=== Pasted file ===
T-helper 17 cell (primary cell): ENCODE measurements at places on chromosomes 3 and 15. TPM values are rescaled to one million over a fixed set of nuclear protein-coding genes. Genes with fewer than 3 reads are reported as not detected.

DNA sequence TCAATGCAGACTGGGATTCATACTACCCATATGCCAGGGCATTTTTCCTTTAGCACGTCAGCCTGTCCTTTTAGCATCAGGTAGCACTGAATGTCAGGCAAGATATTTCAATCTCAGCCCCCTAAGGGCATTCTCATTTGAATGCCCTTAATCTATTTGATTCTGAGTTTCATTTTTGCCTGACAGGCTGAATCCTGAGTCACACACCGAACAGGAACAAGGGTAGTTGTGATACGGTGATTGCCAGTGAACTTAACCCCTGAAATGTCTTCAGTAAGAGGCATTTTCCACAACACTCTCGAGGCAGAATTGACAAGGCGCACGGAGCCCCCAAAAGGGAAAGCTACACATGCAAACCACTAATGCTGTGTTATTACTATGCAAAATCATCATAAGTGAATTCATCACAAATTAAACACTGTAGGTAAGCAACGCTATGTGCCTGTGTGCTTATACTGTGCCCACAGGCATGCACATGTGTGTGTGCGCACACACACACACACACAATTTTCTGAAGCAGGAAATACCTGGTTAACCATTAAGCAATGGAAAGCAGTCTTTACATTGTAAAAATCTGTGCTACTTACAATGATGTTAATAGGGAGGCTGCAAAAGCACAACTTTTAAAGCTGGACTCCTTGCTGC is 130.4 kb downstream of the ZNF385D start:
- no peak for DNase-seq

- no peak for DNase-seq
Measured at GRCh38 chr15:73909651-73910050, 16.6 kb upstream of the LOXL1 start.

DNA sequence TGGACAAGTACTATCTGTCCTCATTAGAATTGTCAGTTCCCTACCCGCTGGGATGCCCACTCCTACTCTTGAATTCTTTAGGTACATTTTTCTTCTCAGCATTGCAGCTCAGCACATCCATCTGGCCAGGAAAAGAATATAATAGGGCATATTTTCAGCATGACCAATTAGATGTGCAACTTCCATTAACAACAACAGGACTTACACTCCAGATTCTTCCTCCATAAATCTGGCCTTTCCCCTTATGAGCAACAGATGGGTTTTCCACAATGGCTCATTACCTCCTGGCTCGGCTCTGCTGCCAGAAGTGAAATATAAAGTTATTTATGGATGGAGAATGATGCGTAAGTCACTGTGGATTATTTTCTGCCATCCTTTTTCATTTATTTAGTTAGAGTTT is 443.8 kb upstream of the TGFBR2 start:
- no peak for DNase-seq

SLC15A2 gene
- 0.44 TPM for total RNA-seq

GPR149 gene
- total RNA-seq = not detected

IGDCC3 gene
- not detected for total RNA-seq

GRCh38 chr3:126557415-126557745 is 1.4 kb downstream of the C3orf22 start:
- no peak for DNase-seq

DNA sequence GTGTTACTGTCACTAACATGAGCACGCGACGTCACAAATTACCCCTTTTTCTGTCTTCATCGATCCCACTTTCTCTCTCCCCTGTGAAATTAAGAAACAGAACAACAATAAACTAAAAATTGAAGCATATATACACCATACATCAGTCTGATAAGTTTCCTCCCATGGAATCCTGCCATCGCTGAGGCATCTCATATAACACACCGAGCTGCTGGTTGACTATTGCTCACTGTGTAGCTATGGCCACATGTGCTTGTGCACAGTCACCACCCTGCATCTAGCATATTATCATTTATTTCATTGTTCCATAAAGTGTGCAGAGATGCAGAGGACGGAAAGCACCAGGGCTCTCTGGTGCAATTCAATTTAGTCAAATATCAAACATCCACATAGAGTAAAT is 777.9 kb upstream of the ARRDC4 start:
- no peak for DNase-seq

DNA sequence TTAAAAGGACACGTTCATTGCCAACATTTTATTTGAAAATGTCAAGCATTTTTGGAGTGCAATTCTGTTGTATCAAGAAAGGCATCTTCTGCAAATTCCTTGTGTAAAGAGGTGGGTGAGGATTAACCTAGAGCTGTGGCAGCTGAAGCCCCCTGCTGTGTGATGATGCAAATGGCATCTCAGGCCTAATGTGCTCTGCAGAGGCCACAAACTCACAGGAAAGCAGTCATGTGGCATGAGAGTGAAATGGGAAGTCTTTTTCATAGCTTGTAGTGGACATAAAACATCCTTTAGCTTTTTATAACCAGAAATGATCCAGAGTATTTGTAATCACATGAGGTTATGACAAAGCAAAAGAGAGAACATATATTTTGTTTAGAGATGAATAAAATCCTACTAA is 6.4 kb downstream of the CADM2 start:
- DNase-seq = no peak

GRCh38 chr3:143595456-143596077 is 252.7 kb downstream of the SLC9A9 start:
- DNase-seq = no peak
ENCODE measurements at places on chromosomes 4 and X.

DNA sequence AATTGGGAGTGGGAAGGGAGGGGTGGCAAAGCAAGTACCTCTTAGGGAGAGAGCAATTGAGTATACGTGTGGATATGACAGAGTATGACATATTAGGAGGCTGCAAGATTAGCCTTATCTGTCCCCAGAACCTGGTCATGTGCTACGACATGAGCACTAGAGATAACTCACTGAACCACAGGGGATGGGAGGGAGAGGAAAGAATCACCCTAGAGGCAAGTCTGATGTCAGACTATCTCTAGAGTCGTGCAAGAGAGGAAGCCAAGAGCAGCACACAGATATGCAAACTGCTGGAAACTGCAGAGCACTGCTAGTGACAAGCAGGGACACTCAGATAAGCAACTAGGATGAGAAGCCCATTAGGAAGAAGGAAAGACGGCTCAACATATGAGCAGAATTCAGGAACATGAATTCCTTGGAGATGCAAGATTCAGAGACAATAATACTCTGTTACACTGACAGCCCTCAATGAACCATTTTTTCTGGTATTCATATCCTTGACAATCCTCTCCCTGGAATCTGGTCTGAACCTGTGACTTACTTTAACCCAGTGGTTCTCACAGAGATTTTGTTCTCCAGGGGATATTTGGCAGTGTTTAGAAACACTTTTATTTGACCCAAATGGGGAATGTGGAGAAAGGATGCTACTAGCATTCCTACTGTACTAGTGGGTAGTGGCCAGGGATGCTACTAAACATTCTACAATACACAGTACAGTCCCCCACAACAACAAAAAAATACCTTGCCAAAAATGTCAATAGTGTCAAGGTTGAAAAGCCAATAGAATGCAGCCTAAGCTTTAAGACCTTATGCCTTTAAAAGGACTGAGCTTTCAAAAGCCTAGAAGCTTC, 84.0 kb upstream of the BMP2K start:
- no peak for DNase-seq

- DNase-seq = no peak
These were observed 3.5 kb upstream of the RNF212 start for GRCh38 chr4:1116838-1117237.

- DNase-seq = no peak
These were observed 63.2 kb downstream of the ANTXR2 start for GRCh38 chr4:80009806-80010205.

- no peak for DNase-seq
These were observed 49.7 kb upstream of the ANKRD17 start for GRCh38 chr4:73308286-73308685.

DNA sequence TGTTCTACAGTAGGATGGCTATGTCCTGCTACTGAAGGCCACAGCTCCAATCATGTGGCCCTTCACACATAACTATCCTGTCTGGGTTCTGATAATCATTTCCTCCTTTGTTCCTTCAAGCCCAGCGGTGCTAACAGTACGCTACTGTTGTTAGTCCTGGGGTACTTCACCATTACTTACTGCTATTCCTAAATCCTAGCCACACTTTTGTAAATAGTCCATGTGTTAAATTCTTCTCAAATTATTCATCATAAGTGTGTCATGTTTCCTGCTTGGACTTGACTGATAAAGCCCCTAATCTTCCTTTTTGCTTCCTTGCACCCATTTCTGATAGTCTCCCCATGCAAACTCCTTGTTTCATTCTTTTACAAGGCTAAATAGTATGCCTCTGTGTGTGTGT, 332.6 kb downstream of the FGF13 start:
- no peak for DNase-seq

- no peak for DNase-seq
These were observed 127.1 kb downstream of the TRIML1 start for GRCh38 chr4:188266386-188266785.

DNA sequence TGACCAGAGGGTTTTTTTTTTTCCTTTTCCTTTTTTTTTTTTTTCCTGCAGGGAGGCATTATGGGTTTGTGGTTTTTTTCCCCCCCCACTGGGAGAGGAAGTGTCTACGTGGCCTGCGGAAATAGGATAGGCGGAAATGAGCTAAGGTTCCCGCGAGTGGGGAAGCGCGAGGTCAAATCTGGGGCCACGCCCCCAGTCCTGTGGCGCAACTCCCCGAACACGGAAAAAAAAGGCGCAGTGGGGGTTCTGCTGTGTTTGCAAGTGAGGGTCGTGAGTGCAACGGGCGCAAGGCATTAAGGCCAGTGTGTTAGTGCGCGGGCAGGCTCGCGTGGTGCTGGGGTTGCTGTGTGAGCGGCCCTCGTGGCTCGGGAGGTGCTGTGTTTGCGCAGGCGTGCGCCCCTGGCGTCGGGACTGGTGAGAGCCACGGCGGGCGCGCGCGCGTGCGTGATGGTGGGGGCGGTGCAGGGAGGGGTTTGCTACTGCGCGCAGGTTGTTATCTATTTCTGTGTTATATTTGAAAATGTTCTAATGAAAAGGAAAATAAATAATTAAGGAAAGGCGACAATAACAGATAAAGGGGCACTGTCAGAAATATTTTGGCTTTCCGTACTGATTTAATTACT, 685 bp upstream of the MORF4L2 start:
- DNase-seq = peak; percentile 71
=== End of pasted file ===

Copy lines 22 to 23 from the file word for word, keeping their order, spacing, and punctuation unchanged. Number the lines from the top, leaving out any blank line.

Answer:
ENCODE measurements at places on chromosomes 4 and X.

DNA sequence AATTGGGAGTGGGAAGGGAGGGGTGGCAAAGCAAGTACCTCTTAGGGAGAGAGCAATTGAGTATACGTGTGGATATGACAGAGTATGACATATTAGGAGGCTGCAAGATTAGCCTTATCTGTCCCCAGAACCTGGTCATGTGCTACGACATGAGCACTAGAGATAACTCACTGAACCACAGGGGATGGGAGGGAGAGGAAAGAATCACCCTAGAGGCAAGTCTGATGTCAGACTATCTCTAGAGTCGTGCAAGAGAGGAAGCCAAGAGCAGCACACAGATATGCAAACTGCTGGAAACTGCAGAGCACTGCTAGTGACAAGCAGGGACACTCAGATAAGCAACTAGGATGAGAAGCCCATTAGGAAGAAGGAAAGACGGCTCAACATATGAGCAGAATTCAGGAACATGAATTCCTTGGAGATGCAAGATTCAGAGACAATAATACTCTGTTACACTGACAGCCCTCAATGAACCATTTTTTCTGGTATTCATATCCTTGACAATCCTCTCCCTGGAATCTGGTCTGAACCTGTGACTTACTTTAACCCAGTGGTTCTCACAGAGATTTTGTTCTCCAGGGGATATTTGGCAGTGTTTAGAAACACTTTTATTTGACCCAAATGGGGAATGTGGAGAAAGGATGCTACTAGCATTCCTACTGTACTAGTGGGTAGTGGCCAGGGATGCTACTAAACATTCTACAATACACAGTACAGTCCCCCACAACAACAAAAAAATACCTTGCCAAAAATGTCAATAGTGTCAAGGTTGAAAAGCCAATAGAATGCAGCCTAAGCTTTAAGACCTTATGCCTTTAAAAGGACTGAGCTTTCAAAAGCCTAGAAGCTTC, 84.0 kb upstream of the BMP2K start: